The skinny guy on a fast, light bike who was favored to win, and who put in stupendous stages in the last few days, was found to have a healthy dose of someone else's blood in his veins. HIS WHOLE TEAM has left the race.

The upshot? The guy who'll wear the yellow jersey tomorrow (a skinny fellow, with a light bike) will have to leave the white jersey behind. Or else wear two jerseys at once. Which would be decidedly unpleasant in France in July. And probably less aerodynamic, too.

Evans from Australia is now in second, and Levi Leipheimer from the USA is in third. (Rumor has it that both gentlemen are adipose challenged, and both ride bikes made of unobtanium (a composite of fishes breath, smoke from a beeswax candle, and the sound of a cat's foot steps, bonded with an extract of shadows cast on a cloudy day.)) Both have reasonable chances of standing on the central podium in Paris. Both have ridden relatively boring, safe races thus far. No superhuman efforts have been noted. So ... the gut feeling among many is that they MIGHT be clean.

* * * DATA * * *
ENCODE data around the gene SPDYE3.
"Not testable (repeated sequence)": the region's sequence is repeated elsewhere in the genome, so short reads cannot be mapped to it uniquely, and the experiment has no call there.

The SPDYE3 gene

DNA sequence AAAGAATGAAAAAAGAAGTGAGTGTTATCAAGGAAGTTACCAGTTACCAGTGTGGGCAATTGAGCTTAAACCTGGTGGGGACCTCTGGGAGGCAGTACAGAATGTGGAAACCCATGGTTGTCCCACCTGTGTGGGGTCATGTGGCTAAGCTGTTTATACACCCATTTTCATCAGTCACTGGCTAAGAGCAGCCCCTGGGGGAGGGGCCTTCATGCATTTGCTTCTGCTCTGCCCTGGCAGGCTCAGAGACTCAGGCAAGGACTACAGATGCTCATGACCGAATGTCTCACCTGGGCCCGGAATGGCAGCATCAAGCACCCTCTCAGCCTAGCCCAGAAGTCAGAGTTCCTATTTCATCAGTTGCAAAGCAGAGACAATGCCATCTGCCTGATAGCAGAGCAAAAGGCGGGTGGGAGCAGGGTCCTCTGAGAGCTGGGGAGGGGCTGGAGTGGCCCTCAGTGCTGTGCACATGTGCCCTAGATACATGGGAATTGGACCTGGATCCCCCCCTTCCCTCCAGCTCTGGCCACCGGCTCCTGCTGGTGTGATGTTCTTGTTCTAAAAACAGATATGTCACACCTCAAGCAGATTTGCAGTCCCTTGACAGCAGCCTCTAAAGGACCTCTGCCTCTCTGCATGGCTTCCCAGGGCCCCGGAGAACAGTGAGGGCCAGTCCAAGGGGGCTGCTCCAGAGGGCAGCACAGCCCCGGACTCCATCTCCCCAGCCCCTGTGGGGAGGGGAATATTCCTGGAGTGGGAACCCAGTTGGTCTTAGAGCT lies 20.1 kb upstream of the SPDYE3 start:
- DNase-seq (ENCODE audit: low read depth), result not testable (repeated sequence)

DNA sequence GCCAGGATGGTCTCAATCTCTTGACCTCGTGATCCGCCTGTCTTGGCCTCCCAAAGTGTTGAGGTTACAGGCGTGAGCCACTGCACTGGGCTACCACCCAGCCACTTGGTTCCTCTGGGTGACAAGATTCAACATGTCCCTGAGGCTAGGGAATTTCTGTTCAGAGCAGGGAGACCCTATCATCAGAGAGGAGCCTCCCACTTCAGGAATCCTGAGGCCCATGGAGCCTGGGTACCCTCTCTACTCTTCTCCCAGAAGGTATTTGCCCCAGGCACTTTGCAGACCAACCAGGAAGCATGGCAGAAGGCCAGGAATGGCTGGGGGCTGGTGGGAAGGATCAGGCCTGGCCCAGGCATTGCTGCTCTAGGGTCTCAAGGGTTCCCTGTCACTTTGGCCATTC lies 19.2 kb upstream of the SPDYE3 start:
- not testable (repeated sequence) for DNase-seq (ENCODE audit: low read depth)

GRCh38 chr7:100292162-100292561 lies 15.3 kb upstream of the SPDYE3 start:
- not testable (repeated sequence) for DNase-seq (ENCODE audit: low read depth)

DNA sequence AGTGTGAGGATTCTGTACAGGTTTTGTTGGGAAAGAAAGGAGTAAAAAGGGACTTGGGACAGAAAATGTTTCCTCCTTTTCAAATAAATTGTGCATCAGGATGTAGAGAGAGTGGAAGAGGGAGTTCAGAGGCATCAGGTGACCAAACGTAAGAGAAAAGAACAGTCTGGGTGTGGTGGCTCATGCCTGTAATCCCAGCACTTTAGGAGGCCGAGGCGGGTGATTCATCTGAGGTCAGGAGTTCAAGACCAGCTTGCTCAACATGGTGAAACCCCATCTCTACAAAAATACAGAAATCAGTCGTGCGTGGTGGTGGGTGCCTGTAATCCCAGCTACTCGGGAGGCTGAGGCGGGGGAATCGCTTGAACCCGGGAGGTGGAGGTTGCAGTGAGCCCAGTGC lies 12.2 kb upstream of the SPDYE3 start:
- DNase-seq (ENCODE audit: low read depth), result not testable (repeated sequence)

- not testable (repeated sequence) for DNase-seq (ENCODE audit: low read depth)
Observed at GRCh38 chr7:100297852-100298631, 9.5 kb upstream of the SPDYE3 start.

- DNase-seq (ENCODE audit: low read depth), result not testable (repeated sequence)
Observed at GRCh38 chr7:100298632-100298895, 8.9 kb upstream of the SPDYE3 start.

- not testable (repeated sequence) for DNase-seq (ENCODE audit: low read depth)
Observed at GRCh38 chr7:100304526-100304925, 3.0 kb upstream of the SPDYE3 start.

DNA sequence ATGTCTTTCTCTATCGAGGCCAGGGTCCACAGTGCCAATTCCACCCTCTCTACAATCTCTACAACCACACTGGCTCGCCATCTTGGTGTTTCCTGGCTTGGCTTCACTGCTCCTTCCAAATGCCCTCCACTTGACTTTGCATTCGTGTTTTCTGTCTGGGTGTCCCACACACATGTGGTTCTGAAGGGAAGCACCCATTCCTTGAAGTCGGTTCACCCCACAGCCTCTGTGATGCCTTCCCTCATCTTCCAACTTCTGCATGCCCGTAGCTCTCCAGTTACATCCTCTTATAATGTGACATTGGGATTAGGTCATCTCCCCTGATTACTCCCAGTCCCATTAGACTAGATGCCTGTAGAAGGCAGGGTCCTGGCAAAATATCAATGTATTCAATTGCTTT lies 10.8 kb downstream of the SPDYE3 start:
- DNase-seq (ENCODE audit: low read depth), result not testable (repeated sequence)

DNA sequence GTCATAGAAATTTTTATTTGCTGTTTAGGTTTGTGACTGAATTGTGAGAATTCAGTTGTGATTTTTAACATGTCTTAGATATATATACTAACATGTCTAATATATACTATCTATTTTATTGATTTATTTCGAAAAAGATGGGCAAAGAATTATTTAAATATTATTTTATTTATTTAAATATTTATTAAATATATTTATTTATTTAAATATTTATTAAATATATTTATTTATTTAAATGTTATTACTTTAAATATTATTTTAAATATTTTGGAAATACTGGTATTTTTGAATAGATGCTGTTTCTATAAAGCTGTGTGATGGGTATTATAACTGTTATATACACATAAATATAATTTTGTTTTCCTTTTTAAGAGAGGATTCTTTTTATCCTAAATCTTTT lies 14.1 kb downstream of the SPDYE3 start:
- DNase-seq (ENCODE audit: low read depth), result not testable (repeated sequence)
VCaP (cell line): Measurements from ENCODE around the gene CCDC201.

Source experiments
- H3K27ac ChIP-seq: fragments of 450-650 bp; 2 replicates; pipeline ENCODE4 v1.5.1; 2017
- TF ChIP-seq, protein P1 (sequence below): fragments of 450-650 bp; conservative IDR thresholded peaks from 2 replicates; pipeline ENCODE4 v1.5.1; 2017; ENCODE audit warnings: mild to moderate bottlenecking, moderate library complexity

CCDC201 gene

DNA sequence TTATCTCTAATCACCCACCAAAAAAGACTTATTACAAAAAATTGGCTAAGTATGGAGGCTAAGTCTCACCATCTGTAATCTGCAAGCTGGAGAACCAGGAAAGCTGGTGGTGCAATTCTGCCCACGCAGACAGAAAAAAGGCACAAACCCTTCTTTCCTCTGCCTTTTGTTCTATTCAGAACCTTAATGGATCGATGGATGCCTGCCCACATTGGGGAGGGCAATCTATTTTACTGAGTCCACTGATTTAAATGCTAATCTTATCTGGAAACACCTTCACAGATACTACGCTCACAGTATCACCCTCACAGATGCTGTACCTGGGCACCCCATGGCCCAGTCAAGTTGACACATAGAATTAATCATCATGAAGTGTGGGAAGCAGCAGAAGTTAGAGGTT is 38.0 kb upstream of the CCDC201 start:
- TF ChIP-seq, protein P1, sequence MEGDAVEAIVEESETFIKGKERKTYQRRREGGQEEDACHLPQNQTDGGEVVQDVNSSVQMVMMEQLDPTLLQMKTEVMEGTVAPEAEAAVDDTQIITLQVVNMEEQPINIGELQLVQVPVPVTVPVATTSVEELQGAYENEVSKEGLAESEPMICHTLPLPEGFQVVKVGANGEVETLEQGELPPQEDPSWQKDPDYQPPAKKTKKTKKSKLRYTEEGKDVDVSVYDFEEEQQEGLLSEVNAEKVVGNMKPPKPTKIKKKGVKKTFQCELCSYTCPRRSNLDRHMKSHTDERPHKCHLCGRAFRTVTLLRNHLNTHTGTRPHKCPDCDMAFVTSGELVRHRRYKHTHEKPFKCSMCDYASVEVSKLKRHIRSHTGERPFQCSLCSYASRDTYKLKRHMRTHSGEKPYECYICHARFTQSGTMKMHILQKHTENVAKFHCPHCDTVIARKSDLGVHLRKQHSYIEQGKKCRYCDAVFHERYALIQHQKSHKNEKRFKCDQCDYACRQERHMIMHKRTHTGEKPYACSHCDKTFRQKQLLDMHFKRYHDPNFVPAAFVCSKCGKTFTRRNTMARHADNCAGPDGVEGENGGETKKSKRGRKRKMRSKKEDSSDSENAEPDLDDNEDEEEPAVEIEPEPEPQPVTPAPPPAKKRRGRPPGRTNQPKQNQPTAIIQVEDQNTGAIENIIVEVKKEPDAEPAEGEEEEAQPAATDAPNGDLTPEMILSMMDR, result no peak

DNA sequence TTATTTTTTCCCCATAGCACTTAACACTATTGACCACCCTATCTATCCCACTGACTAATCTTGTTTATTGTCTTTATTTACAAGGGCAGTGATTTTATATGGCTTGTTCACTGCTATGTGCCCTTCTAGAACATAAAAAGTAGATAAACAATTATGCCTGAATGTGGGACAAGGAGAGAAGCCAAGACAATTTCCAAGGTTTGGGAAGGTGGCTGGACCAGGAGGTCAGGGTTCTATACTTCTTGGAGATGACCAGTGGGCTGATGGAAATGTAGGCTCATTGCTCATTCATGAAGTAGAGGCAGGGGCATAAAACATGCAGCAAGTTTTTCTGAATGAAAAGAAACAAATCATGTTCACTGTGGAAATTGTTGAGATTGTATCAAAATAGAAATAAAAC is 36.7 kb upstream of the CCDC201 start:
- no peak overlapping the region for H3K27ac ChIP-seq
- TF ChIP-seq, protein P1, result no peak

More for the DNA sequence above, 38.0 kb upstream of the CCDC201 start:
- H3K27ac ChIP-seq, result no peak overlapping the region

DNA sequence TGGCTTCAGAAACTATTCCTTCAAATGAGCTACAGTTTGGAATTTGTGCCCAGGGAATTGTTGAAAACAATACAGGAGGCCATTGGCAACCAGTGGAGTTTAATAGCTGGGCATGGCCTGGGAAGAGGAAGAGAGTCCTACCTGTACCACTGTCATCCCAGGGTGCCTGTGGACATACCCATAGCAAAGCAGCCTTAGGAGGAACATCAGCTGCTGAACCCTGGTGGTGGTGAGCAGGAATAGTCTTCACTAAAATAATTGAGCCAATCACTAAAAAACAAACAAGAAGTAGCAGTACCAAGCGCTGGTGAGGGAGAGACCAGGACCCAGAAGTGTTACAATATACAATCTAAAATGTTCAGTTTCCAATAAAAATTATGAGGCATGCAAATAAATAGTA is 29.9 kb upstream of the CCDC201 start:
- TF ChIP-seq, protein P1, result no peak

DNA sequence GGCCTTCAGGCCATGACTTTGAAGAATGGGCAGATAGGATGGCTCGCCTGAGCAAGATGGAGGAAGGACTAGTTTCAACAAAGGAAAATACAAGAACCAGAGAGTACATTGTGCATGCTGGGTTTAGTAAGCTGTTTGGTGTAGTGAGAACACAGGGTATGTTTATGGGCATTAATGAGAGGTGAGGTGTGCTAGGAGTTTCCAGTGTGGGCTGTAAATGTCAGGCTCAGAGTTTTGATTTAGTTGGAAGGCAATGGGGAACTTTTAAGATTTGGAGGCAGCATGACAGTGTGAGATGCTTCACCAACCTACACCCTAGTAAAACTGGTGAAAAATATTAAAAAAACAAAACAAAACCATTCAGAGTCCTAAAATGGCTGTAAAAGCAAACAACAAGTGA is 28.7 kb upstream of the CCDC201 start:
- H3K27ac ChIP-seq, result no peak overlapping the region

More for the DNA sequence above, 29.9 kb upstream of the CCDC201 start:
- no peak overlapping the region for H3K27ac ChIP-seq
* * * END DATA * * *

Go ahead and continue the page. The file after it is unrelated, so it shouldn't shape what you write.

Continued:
Sums it all up perfectly.

Monday, August 06, 2007

Welcome home

Having tried various ways of dealing with the condition known as Post Tour Depression in the past, I have concluded that the only thing a person can do about it is to simply get straight on their bike when returning home and just ride a lot of kilometres. With that in mind, the organised 200km ride through the Tweed Valley with Audax was just what I needed. The drama started before the ride did, however. Running late meant that I had to ride the 12km to the Currumbin start like a time trial rather than the relaxed warm-up I was hoping for.

The practical upshot of this meant that I was already struggling just 20km into the ride. At least the surroundings through the John Hogan rainforest were pleasant. They did not, however, provide an indication of what was to come. I have been living on the Gold Coast since 1995, and regularly riding through the Tweed Valley since 1997, and one of the constant descriptions that applies to that part of the world is "green". Evidently that is no longer the case. While the rolling hills are still pleasant, the green has been replaced by yellow in many places. One hopes that some rain will arrive in the near future to rectify this, but for now it's just the way it is.